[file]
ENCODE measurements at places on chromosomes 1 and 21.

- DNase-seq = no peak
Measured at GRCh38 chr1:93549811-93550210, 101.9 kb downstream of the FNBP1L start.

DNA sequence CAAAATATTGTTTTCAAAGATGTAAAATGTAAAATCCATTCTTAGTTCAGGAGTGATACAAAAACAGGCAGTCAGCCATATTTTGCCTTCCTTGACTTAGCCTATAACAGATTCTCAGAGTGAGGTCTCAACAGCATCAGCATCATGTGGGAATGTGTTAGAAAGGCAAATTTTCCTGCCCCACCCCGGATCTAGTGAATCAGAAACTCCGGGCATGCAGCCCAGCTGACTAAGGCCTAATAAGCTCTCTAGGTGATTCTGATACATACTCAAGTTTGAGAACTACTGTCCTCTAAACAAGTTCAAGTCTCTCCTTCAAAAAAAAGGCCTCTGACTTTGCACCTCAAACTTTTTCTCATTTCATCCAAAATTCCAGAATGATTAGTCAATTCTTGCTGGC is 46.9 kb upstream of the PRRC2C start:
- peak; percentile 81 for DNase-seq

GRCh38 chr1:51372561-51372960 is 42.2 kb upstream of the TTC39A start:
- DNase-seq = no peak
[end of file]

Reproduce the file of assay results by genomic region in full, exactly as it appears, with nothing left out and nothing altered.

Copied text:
ENCODE measurements at places on chromosomes 1 and 21.

- DNase-seq = no peak
Measured at GRCh38 chr1:93549811-93550210, 101.9 kb downstream of the FNBP1L start.

DNA sequence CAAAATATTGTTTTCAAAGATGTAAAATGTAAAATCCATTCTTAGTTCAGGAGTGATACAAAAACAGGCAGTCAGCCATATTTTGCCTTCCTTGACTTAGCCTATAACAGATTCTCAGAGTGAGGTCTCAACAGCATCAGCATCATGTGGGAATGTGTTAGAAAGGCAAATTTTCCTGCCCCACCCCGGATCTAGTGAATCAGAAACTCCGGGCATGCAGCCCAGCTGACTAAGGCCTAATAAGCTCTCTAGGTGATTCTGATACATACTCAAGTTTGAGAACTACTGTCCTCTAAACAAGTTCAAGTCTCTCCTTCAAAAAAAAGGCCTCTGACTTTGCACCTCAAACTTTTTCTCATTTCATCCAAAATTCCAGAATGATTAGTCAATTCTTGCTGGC is 46.9 kb upstream of the PRRC2C start:
- peak; percentile 81 for DNase-seq

GRCh38 chr1:51372561-51372960 is 42.2 kb upstream of the TTC39A start:
- DNase-seq = no peak